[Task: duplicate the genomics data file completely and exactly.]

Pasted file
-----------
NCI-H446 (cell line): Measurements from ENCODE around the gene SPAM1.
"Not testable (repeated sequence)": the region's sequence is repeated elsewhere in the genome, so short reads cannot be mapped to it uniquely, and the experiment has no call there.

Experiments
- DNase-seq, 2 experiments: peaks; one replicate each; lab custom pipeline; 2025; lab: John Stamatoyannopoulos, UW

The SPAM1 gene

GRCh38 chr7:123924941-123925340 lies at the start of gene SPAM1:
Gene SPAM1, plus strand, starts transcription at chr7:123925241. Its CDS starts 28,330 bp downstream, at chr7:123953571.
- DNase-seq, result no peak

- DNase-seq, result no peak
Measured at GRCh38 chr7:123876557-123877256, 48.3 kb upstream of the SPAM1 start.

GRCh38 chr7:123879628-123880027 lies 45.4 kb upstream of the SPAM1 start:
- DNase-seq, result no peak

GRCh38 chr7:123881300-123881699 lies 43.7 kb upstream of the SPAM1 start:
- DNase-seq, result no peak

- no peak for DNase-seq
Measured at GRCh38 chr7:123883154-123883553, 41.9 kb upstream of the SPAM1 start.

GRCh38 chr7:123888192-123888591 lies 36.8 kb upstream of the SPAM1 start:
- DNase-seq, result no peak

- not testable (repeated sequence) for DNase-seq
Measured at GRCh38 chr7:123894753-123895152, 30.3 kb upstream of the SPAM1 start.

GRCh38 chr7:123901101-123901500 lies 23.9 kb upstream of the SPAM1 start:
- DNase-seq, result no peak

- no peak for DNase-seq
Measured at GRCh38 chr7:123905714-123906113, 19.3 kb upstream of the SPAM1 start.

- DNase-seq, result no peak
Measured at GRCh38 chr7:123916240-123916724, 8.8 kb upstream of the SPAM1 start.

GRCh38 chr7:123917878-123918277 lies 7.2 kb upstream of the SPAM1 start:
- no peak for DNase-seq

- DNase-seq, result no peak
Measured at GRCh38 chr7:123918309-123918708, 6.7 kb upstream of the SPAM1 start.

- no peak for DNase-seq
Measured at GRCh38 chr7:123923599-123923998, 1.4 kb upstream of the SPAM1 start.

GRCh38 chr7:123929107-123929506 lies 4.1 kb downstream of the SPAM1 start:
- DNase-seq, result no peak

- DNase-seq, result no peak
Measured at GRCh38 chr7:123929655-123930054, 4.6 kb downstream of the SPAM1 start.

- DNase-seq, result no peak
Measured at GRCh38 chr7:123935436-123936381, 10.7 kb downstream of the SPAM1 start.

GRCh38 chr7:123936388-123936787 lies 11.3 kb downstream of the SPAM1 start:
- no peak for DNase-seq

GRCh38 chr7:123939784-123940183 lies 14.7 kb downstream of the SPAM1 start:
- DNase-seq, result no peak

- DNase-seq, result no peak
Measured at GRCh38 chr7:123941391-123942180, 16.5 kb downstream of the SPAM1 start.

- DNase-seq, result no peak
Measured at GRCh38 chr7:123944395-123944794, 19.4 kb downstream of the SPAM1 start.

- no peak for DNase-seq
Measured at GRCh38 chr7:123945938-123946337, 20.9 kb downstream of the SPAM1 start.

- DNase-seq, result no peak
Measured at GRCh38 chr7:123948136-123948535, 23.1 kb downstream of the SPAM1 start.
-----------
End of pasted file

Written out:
NCI-H446 (cell line): Measurements from ENCODE around the gene SPAM1.
"Not testable (repeated sequence)": the region's sequence is repeated elsewhere in the genome, so short reads cannot be mapped to it uniquely, and the experiment has no call there.

Experiments
- DNase-seq, 2 experiments: peaks; one replicate each; lab custom pipeline; 2025; lab: John Stamatoyannopoulos, UW

The SPAM1 gene

GRCh38 chr7:123924941-123925340 lies at the start of gene SPAM1:
Gene SPAM1, plus strand, starts transcription at chr7:123925241. Its CDS starts 28,330 bp downstream, at chr7:123953571.
- DNase-seq, result no peak

- DNase-seq, result no peak
Measured at GRCh38 chr7:123876557-123877256, 48.3 kb upstream of the SPAM1 start.

GRCh38 chr7:123879628-123880027 lies 45.4 kb upstream of the SPAM1 start:
- DNase-seq, result no peak

GRCh38 chr7:123881300-123881699 lies 43.7 kb upstream of the SPAM1 start:
- DNase-seq, result no peak

- no peak for DNase-seq
Measured at GRCh38 chr7:123883154-123883553, 41.9 kb upstream of the SPAM1 start.

GRCh38 chr7:123888192-123888591 lies 36.8 kb upstream of the SPAM1 start:
- DNase-seq, result no peak

- not testable (repeated sequence) for DNase-seq
Measured at GRCh38 chr7:123894753-123895152, 30.3 kb upstream of the SPAM1 start.

GRCh38 chr7:123901101-123901500 lies 23.9 kb upstream of the SPAM1 start:
- DNase-seq, result no peak

- no peak for DNase-seq
Measured at GRCh38 chr7:123905714-123906113, 19.3 kb upstream of the SPAM1 start.

- DNase-seq, result no peak
Measured at GRCh38 chr7:123916240-123916724, 8.8 kb upstream of the SPAM1 start.

GRCh38 chr7:123917878-123918277 lies 7.2 kb upstream of the SPAM1 start:
- no peak for DNase-seq

- DNase-seq, result no peak
Measured at GRCh38 chr7:123918309-123918708, 6.7 kb upstream of the SPAM1 start.

- no peak for DNase-seq
Measured at GRCh38 chr7:123923599-123923998, 1.4 kb upstream of the SPAM1 start.

GRCh38 chr7:123929107-123929506 lies 4.1 kb downstream of the SPAM1 start:
- DNase-seq, result no peak

- DNase-seq, result no peak
Measured at GRCh38 chr7:123929655-123930054, 4.6 kb downstream of the SPAM1 start.

- DNase-seq, result no peak
Measured at GRCh38 chr7:123935436-123936381, 10.7 kb downstream of the SPAM1 start.

GRCh38 chr7:123936388-123936787 lies 11.3 kb downstream of the SPAM1 start:
- no peak for DNase-seq

GRCh38 chr7:123939784-123940183 lies 14.7 kb downstream of the SPAM1 start:
- DNase-seq, result no peak

- DNase-seq, result no peak
Measured at GRCh38 chr7:123941391-123942180, 16.5 kb downstream of the SPAM1 start.

- DNase-seq, result no peak
Measured at GRCh38 chr7:123944395-123944794, 19.4 kb downstream of the SPAM1 start.

- no peak for DNase-seq
Measured at GRCh38 chr7:123945938-123946337, 20.9 kb downstream of the SPAM1 start.

- DNase-seq, result no peak
Measured at GRCh38 chr7:123948136-123948535, 23.1 kb downstream of the SPAM1 start.